Most reorder point systems are automated using predetermined ordering parameters (such as an economic order quantity, which consider inventory holding and ordering costs). Electronic systems (such as material requirements planning systems) can instantly calculate reorder point parameters. Most systems can also calculate the cost tradeoffs between inventory holding costs, ordering cost and forecast demand requirements. Reorder point systems are used for production and nonproduction items. An automated reorder point system efficiently identifies purchase requirements. This type of system can routinely provide visibility to current inventory levels and requirement of thousands of parts number. The reorder point system is the most common method for transmitting routine
material order requests today, particularly for companies that maintain spare part distribution centers.

Stock Checks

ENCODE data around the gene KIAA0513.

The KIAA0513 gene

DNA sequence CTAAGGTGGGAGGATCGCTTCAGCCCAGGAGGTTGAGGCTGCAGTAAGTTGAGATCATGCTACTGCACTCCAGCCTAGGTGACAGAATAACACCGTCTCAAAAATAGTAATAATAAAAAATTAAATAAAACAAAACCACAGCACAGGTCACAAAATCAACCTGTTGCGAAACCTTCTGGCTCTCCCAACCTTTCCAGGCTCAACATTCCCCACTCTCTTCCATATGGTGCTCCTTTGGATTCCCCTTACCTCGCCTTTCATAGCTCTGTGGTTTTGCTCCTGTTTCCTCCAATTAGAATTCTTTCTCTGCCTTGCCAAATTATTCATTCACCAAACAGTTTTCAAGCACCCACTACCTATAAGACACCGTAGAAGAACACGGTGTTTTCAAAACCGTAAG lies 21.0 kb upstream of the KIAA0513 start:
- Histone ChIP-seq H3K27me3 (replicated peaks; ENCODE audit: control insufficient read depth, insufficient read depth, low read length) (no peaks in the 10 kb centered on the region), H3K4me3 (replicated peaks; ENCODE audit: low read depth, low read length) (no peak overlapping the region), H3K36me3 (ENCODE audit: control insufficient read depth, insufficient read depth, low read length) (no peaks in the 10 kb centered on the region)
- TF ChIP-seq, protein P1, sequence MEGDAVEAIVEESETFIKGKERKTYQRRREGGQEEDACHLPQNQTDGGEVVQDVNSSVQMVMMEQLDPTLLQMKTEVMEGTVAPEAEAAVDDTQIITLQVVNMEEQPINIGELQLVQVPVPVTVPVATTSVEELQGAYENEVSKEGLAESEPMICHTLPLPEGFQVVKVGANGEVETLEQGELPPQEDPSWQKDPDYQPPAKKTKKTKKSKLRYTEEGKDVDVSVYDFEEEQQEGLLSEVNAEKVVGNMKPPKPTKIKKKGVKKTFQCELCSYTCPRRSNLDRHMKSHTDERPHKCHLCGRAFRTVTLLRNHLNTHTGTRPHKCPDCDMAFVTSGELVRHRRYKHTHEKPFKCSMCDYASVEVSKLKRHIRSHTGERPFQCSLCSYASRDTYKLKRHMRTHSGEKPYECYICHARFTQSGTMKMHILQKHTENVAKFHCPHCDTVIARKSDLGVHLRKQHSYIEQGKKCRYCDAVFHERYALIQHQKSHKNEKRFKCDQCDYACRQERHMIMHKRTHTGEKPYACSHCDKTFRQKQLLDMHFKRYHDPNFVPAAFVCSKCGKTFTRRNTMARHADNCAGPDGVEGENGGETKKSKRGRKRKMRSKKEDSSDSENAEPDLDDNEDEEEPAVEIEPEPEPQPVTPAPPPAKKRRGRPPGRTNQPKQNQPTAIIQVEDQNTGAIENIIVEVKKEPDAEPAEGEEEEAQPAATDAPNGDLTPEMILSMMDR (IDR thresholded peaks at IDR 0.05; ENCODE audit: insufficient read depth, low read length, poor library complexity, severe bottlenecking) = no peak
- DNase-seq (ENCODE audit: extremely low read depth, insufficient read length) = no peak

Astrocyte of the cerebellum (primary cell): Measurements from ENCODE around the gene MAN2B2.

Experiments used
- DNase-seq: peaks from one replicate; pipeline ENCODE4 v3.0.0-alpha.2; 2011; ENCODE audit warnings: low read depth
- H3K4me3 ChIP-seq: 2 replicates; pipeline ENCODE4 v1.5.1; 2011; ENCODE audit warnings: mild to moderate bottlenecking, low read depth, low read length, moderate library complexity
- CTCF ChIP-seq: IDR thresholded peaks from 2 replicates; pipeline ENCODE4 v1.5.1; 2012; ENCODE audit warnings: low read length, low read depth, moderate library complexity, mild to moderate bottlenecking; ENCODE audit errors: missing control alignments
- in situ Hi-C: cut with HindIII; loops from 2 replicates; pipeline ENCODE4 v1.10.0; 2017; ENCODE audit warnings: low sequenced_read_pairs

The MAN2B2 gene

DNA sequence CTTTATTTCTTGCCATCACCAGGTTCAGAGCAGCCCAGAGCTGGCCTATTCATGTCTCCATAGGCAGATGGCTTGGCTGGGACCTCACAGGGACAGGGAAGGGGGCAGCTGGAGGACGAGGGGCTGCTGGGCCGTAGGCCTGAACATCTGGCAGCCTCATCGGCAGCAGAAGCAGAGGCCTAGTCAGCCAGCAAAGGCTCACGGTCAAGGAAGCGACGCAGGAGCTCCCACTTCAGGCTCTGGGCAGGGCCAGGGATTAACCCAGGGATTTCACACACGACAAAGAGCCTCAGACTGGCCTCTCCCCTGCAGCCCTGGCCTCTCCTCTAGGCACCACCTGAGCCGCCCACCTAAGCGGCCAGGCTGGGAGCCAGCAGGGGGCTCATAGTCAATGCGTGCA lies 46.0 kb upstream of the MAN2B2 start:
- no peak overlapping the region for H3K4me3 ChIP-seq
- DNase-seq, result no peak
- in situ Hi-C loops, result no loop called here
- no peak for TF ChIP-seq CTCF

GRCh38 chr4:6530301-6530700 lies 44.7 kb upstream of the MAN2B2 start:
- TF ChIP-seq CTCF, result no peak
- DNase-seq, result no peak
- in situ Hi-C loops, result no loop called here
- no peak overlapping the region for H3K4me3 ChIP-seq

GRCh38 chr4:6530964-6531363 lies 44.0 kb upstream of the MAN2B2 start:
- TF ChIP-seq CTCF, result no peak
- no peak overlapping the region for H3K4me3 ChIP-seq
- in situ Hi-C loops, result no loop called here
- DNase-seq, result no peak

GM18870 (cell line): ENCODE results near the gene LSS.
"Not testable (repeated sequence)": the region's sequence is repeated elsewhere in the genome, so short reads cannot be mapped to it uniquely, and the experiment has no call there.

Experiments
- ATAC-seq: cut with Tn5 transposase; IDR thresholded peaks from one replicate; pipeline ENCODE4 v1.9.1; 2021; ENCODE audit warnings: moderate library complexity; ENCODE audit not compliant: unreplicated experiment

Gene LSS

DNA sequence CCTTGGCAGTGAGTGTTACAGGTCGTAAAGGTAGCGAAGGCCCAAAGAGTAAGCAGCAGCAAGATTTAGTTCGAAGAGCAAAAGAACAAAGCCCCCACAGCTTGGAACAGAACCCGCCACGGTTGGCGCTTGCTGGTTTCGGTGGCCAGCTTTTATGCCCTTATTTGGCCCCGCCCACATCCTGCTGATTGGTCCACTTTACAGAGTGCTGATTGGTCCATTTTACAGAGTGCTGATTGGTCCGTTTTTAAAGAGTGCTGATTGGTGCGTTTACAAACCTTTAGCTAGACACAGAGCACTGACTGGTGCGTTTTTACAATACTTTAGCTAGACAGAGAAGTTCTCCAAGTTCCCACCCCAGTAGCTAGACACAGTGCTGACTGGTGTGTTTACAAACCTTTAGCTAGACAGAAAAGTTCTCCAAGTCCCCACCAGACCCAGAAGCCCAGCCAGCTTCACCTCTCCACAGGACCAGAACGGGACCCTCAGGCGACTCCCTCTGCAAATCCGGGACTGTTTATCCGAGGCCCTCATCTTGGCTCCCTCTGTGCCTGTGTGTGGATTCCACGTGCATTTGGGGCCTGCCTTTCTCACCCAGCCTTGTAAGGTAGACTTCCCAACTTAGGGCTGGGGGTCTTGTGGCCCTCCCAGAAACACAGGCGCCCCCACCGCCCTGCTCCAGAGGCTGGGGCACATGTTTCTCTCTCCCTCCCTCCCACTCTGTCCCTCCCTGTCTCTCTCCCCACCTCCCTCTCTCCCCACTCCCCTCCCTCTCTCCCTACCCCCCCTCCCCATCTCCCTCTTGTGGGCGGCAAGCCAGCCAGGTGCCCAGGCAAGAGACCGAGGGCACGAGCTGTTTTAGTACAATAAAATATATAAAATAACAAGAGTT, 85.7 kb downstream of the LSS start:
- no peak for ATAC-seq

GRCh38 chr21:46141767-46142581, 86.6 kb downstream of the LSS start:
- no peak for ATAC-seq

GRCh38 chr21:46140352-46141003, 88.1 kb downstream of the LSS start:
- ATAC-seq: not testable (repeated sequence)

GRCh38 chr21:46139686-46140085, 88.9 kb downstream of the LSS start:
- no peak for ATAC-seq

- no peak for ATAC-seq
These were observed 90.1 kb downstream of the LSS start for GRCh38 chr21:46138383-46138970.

Stock checks (or cycle counts) involve the physical checking of inventory to verify that system records (also called the record on hand, or ROH) match actual on hand inventory levels also called the physical on-hand (POH) levels. If the physical inventory for an item is below the system amount, an adjustment to that part record can trigger a reorder request for additional inventory. Why might physical inventory be less than what the computerized system indicates should be on hand? Placing material in an incorrect location, damage that is not properly recorded, theft and short shipments from the supplier that receiving did not notice all can contribute to the POH being less than the ROH for example, at one major hardware retailer, missing inventory on the shelf may be located in another area of the store, or may simply be missing because f a problem with the incorrect item being entered into the system.